Model Minority Myth
Regarding the news article “Duke professor’s remarks bring ire” (N&O, May 16): Duke professor Jerry Hough’s comments on a New York Times editorial were deeply misguided and fundamentally racist.
Hough’s fallacious argument – the Model Minority Myth – that Asians in America pulled themselves up by their bootstraps to gain socioeconomic success is based on a one-dimensional, non-intersectional narrative of Asian-American exceptionalism and perpetuates a dangerous assumption that establishes a simplistic division between a “good” versus a “bad” person of color.
Our communities, like all communities, are full of people with diverse class backgrounds, talents and shortcomings, including people who probably don’t meet Hough’s standard for civilized American citizens, although this fact is sometimes masked by United States selective immigration practices.
Asian-Americans are not one homogenous group, and we refuse to be defined by this erroneous myth. We believe that all people in all communities deserve to have their human dignity respected and valued, not only those who meet Hough’s impossible and fictitious standards.
In our longstanding state of deep racial tensions, made only more visible in recent months, we are outraged that an academic in our community would evoke this racist fiction in order to validate and protect institutionalized, anti-black racism.
As Asians and Asian-Americans, we reject Hough’s misuse of Asian-American experiences at large not only to berate African-Americans and deny them racial justice but also to uphold white supremacy. His offensive statements further ignore a shared history of struggle and solidarity between Asian-Americans and other people of color in this country, while dividing these communities in their mutual struggles against structural racism.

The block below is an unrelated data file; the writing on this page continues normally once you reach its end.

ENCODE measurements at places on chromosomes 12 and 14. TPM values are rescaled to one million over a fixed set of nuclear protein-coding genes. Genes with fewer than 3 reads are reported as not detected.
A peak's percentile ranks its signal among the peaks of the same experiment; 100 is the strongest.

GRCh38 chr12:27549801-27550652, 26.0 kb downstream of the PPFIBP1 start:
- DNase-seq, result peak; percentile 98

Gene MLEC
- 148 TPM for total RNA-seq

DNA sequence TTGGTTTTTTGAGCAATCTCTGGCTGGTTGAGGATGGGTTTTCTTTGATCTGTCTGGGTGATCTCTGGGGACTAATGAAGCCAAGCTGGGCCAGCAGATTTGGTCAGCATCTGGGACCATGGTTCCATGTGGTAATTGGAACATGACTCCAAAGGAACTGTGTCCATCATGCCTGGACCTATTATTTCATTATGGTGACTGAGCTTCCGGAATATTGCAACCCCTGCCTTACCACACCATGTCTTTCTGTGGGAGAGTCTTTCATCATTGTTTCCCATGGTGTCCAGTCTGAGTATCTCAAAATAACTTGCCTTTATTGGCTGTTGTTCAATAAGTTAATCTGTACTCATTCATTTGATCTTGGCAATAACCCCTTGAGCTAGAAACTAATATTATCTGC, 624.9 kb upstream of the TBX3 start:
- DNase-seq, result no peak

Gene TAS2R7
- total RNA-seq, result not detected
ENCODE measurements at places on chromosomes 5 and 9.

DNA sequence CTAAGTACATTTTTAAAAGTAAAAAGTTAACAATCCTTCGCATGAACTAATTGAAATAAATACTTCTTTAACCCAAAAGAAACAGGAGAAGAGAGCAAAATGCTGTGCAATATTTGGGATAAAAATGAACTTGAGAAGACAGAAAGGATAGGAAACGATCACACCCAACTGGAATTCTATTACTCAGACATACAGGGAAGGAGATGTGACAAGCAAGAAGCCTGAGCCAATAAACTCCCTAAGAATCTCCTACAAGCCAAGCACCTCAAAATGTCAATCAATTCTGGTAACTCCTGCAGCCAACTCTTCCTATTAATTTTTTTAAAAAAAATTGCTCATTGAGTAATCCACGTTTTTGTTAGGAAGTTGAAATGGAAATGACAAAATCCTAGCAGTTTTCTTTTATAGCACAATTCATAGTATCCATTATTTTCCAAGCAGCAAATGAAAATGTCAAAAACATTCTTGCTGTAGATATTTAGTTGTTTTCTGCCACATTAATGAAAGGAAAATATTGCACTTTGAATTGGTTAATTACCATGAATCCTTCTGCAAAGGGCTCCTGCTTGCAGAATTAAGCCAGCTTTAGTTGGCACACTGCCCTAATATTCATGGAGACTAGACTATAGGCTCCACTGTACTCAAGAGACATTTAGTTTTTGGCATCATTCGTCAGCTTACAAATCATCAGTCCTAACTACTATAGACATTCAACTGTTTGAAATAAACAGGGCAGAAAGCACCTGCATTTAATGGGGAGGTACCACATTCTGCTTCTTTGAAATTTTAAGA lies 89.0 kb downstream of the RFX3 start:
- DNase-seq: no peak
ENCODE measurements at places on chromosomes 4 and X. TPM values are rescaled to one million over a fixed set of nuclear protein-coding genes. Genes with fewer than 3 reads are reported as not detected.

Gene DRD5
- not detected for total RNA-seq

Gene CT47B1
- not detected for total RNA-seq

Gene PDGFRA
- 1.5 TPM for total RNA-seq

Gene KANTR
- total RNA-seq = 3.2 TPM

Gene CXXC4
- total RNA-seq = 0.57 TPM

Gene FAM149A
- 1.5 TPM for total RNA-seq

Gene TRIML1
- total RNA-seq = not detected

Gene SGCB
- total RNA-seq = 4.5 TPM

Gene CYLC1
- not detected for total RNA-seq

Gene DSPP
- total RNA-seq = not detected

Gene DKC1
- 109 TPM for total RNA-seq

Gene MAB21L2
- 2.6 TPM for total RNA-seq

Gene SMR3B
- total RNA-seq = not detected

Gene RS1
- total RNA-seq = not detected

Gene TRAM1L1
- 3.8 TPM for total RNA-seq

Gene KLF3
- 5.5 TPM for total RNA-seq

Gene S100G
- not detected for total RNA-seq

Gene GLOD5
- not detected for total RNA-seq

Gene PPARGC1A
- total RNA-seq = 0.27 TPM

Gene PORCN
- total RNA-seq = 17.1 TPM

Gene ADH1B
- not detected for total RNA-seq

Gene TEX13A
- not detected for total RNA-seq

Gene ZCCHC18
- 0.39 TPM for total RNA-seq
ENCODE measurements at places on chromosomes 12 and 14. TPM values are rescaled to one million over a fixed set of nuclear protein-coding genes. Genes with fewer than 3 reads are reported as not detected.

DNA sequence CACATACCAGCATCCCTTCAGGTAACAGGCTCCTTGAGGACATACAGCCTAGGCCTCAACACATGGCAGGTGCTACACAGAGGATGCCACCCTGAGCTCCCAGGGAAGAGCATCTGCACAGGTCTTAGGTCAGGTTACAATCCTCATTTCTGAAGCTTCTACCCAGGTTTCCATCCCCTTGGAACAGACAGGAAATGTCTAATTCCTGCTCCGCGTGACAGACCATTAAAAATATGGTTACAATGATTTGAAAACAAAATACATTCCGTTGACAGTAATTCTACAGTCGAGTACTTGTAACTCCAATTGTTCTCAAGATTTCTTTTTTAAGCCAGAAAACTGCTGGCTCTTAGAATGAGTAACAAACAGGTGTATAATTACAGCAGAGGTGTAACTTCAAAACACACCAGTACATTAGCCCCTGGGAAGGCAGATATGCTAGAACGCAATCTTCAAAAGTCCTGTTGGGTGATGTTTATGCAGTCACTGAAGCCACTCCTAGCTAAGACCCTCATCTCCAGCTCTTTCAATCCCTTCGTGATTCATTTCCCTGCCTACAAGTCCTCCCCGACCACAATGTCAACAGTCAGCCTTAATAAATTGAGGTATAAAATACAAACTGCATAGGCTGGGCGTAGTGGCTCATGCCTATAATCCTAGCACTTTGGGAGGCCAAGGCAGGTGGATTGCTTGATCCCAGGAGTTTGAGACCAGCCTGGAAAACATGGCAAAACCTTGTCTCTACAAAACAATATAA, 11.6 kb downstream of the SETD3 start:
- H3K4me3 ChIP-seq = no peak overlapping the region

Hough hijacks his Asian students’ lived realities and reduces them to mere ideological cyphers, justifying his own thinly veiled antagonism under the guise of some “civil society.”
We refuse to serve as anyone’s excuse for anti-black racism. We refuse to be the wedge to separate communities of color. We resolutely stand in solidarity with Baltimore, Charleston, Ferguson, with black students and students of color at Duke, UNC and other educational institutions as well as with communities of color in the Triangle, Charlotte and across the state of North Carolina and against the continued harm being perpetuated against them in all forms, including Hough’s wrongful comments.
Assistant professor, UNC-Chapel Hill
Nayoung Aimee Kwon
Assistant professor, Duke University
The letter was signed by 26 more Asian-American faculty, staff and students at UNC and Duke.